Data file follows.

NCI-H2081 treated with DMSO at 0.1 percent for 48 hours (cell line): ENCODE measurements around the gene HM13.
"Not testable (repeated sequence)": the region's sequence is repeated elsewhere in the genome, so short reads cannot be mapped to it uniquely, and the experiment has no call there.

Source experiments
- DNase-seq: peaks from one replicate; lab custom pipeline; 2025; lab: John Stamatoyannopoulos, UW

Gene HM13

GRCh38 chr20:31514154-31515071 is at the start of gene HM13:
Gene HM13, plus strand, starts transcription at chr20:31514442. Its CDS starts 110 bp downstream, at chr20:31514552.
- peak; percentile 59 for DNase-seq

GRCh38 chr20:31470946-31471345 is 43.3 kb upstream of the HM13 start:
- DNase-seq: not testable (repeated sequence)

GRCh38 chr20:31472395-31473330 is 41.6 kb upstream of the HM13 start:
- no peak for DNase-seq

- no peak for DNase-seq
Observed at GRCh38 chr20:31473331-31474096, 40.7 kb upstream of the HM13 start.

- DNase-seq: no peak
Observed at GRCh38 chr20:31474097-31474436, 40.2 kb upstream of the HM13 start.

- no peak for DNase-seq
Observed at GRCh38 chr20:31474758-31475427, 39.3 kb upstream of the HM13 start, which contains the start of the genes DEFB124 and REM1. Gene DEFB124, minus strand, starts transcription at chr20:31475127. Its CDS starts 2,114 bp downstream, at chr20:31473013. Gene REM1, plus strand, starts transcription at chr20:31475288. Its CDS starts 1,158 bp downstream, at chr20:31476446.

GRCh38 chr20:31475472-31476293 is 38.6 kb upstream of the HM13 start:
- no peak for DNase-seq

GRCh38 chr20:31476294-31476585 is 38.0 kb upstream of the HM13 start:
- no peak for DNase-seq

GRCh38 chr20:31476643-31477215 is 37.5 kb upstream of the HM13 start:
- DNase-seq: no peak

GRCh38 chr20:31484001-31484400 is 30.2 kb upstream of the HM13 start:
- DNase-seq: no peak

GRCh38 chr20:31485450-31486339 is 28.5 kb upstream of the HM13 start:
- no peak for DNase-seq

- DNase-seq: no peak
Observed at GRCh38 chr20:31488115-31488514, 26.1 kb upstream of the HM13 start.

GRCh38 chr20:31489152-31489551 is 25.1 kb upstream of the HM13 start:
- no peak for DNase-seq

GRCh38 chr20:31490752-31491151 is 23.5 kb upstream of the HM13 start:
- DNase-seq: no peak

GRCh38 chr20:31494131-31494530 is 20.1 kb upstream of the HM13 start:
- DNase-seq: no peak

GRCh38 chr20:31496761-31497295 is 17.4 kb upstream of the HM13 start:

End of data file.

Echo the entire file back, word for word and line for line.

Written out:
NCI-H2081 treated with DMSO at 0.1 percent for 48 hours (cell line): ENCODE measurements around the gene HM13.
"Not testable (repeated sequence)": the region's sequence is repeated elsewhere in the genome, so short reads cannot be mapped to it uniquely, and the experiment has no call there.

Source experiments
- DNase-seq: peaks from one replicate; lab custom pipeline; 2025; lab: John Stamatoyannopoulos, UW

Gene HM13

GRCh38 chr20:31514154-31515071 is at the start of gene HM13:
Gene HM13, plus strand, starts transcription at chr20:31514442. Its CDS starts 110 bp downstream, at chr20:31514552.
- peak; percentile 59 for DNase-seq

GRCh38 chr20:31470946-31471345 is 43.3 kb upstream of the HM13 start:
- DNase-seq: not testable (repeated sequence)

GRCh38 chr20:31472395-31473330 is 41.6 kb upstream of the HM13 start:
- no peak for DNase-seq

- no peak for DNase-seq
Observed at GRCh38 chr20:31473331-31474096, 40.7 kb upstream of the HM13 start.

- DNase-seq: no peak
Observed at GRCh38 chr20:31474097-31474436, 40.2 kb upstream of the HM13 start.

- no peak for DNase-seq
Observed at GRCh38 chr20:31474758-31475427, 39.3 kb upstream of the HM13 start, which contains the start of the genes DEFB124 and REM1. Gene DEFB124, minus strand, starts transcription at chr20:31475127. Its CDS starts 2,114 bp downstream, at chr20:31473013. Gene REM1, plus strand, starts transcription at chr20:31475288. Its CDS starts 1,158 bp downstream, at chr20:31476446.

GRCh38 chr20:31475472-31476293 is 38.6 kb upstream of the HM13 start:
- no peak for DNase-seq

GRCh38 chr20:31476294-31476585 is 38.0 kb upstream of the HM13 start:
- no peak for DNase-seq

GRCh38 chr20:31476643-31477215 is 37.5 kb upstream of the HM13 start:
- DNase-seq: no peak

GRCh38 chr20:31484001-31484400 is 30.2 kb upstream of the HM13 start:
- DNase-seq: no peak

GRCh38 chr20:31485450-31486339 is 28.5 kb upstream of the HM13 start:
- no peak for DNase-seq

- DNase-seq: no peak
Observed at GRCh38 chr20:31488115-31488514, 26.1 kb upstream of the HM13 start.

GRCh38 chr20:31489152-31489551 is 25.1 kb upstream of the HM13 start:
- no peak for DNase-seq

GRCh38 chr20:31490752-31491151 is 23.5 kb upstream of the HM13 start:
- DNase-seq: no peak

GRCh38 chr20:31494131-31494530 is 20.1 kb upstream of the HM13 start:
- DNase-seq: no peak

GRCh38 chr20:31496761-31497295 is 17.4 kb upstream of the HM13 start: